Brazilian President Jair Bolsonaro in a press conference with the Ministry of Health on March 20th. Photo courtesy of Flickr account Palácio do Planalto.
Latin America: Week in Review

Brazil Could be Next Global Coronavirus Hotspot

May 8, 2020 By Staff


BRAZIL: The rates of new coronavirus cases in Brazil show no signs of slowly, raising concerns that the South American country could become the next global hotspot. Brazil registered more than 600 deaths for the third day in a row on Thursday, according to the Health Ministry. As of Thursday night, 9,146 people have died in Brazil and 135,000 have tested positive for the virus.

Due to limited testing and delays in case notification, the real number of cases and death is likely to be much higher. A new study by scientists from Oxford and two Brazilian universities compared the epidemic curves in the United States and Brazil, concluding that there are similar, exponential mortality rates in both countries.  The study was posted as a pre-print online, meaning it has not yet been subject to peer review. The study projected 64,310 deaths by June 9.  

Health Vigilance Secretary Wanderson de Oliveira says it is not clear whether the pandemic will peak in Brazil in May, June, or July. As the pandemic advances, some states have opted for hardening social distancing measures and quarantines, defying federal suggestions to ease restrictions to help the economy.

Headlines from the western hemisphere


PERU: Iquitos, the Peruvian capital of the Amazon, is the second major Amazonian city to be severely hit by the novel coronavirus. The city was already battling a recent dengue outbreak, and now hospitals are running out of oxygen tanks. Iquitos can only be reached by air, meaning essential supplies such as personal protective equipment and oxygen cylinders can only be sent intermittently. This shortage created a black market for oxygen cylinders, pushing their price up to more than $1,000. About 90% of COVID-19 patients have died due to a lack of appropriate medical supplies, according to Graciela Meza, executive director of the regional health office of the Amazon region.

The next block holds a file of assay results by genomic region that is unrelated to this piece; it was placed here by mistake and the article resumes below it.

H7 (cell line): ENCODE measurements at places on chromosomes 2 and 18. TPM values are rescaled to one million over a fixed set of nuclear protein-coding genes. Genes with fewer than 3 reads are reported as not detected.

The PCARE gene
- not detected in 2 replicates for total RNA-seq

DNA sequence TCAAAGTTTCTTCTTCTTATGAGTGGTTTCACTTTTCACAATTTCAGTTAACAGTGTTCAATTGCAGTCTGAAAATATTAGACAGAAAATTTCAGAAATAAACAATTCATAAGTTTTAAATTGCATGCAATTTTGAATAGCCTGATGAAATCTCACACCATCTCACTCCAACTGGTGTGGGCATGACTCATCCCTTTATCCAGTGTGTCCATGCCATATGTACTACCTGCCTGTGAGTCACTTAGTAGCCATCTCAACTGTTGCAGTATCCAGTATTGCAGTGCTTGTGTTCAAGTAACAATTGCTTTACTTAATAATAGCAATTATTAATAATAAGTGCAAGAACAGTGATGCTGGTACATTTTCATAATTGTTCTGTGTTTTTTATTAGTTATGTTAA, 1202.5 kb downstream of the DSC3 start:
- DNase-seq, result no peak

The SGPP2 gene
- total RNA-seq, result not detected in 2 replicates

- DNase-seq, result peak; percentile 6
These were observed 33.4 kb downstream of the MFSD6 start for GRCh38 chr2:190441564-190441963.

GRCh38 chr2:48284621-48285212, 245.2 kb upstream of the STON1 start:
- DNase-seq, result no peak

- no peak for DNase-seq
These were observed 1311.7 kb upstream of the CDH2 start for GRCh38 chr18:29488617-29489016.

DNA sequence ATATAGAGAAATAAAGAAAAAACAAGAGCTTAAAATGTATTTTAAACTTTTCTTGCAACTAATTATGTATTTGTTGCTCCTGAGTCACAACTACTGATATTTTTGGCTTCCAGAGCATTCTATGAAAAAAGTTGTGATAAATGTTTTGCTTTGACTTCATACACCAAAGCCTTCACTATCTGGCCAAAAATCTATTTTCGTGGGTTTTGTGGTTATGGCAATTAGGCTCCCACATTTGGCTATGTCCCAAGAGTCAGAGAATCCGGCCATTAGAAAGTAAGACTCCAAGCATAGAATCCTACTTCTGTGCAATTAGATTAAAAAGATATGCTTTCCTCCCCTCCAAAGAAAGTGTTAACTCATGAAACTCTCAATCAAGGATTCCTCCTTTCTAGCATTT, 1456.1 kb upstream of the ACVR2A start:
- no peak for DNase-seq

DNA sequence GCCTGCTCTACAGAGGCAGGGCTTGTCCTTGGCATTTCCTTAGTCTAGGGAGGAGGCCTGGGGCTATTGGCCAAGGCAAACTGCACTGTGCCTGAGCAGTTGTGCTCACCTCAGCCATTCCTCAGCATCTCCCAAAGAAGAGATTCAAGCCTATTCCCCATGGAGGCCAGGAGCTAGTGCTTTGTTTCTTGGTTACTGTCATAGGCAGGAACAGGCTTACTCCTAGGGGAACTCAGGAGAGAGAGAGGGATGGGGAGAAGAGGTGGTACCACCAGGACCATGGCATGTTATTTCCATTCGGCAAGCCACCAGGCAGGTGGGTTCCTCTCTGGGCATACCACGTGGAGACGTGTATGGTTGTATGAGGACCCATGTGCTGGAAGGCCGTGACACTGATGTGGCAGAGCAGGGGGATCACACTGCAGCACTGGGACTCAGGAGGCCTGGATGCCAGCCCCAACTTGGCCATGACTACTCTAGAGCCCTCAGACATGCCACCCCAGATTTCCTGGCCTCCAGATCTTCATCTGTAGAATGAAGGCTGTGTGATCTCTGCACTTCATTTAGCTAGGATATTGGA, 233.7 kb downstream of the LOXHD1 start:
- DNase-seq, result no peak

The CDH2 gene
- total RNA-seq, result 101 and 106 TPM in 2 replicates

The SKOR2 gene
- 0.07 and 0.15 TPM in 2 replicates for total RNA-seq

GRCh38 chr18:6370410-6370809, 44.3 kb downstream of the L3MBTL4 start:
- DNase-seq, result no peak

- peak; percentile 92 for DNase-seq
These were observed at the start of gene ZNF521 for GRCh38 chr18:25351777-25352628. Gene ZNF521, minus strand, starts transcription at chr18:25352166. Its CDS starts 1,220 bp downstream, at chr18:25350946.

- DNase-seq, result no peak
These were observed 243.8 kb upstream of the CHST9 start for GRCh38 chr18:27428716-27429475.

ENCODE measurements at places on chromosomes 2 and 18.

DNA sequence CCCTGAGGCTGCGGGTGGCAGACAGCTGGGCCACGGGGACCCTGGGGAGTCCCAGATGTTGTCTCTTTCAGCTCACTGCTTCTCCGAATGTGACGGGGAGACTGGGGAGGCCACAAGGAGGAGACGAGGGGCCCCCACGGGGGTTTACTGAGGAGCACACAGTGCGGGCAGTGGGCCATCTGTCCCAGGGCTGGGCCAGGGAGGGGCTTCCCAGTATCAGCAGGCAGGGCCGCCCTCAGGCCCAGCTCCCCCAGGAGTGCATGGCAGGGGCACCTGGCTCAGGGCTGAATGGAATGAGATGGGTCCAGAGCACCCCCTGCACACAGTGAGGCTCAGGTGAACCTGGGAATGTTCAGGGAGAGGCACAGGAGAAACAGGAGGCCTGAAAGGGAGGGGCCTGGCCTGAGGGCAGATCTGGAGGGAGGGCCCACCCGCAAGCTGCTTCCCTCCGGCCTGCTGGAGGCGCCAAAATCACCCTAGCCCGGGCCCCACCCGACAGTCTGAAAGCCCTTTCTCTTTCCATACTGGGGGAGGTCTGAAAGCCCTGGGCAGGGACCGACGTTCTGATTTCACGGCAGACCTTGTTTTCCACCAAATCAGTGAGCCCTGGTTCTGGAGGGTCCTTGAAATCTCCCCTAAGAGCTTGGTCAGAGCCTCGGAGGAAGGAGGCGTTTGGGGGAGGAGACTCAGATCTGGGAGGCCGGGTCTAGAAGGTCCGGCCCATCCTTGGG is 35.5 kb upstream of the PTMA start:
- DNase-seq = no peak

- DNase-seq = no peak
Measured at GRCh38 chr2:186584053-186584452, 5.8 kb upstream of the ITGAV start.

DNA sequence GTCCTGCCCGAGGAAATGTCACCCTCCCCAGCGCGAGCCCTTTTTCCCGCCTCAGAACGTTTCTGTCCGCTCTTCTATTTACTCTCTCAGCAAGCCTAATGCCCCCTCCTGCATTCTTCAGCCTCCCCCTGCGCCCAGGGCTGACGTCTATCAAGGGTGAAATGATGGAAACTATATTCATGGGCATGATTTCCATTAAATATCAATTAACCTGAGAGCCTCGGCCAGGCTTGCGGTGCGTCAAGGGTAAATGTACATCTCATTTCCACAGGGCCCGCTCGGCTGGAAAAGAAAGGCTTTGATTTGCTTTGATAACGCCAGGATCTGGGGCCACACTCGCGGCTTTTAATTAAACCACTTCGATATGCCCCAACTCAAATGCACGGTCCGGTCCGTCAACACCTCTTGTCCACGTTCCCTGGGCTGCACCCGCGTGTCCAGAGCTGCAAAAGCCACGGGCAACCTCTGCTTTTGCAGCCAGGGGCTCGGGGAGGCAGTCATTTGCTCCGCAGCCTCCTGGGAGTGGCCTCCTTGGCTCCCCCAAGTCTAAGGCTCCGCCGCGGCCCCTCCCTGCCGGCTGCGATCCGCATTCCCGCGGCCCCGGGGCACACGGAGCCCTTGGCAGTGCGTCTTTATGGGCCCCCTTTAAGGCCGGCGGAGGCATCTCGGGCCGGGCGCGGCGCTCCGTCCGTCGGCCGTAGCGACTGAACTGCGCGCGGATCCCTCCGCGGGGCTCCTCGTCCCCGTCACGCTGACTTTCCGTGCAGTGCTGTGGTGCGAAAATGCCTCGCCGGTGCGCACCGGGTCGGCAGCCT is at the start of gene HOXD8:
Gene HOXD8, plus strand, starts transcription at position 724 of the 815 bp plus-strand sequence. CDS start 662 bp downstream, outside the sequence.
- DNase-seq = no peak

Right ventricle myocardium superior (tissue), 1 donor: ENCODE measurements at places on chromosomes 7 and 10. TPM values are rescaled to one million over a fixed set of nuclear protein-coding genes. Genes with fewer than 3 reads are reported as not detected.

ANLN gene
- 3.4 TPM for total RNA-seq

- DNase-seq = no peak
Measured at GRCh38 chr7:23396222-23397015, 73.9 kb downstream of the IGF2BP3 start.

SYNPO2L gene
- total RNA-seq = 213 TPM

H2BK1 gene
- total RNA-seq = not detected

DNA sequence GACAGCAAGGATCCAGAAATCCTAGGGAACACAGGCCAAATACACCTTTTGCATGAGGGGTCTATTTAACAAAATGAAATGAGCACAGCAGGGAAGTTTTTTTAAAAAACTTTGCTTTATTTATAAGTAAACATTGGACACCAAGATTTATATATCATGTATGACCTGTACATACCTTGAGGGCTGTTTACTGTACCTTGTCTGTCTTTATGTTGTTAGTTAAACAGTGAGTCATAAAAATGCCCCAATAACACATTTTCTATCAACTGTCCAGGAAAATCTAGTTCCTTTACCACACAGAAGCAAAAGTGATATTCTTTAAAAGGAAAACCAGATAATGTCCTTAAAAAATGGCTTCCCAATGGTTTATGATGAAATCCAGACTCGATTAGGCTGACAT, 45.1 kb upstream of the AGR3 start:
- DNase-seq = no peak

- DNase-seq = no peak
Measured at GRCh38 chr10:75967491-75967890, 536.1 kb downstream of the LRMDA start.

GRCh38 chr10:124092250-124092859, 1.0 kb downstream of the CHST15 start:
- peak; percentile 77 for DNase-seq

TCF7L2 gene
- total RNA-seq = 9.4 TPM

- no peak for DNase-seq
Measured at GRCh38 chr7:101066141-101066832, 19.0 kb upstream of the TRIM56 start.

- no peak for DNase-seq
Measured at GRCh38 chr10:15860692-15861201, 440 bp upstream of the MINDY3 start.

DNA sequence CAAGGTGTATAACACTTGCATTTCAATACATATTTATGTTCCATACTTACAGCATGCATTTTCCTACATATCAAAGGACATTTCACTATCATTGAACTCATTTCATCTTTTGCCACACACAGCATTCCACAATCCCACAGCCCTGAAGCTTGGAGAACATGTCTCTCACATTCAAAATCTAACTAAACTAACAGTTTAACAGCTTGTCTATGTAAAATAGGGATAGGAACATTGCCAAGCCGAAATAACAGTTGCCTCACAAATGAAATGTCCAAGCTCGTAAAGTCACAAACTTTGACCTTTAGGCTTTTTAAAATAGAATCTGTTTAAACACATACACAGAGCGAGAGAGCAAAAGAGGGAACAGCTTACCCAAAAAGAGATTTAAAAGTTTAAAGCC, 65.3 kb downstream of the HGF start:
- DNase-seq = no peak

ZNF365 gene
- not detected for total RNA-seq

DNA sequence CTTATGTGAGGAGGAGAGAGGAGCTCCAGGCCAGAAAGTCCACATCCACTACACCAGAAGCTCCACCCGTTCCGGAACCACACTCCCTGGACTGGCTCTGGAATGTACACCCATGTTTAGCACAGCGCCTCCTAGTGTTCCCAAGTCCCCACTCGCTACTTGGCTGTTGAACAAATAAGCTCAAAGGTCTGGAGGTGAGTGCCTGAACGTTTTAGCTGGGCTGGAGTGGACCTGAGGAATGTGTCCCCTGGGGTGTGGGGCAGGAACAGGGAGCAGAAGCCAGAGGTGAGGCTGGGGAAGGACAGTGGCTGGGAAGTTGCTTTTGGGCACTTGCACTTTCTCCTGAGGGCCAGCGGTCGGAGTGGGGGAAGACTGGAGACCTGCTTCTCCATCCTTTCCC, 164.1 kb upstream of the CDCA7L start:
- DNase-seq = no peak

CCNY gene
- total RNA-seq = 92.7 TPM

VENEZUELA:  Juan José Rendon admitted he helped finance Silvercorp, the security firm that has claimed responsibility for the attack on Venezuela last weekend. In an interview with CNN, Rendón, an advisor to Venezuelan opposition leader Juan Guaidó, disclosed he signed a preliminary contract with Jordan Goudreau of Silvercorp to carry out the attack. This past Sunday, Venezuelan authorities intercepted two attempts of a maritime intervention referred to as Operation Gideon. Rendón acknowledged he was exploring the possibilities of capturing President Maduro and bringing him to court to face existing indictments. He clarified the agreement specified they would not try to kill Maduro. Goudreau provided the Washington Post with part of the document which had Guaidó’s signature. Guaidó denies all allegations of his involvement. According to Rendón, despite the signature and payment, Silvercorp was later informed the contract was cancelled, but Goudreau decided to go ahead with the plan.


CUBA: President Miguel Diaz-Canel called the attack on Cuba’s embassy in Washington D.C. a “terrorist attack.” United States court documents state that Alexander Alazo, a Cuban emigre who is currently detained, opened fire on the embassy with an AK-47 around 2 a.m. He had been “hearing voices.” At the time of the shooting, there were seven people inside the embassy, but no one was injured. Diaz-Canel has called on the U.S. to conduct a thorough investigation, and guarantee security for the country’s diplomatic missions. Cuba’s Foreign Minister Bruno Rodriguez said that the Trump administration’s hostility toward the country promoted the violence. Before Alazo began shooting, he attempted to set fire to a Cuban flag soaked in gasoline, on which he had written “Stop Lying to People. Respect. Trump 2020. USA, Land and Family.”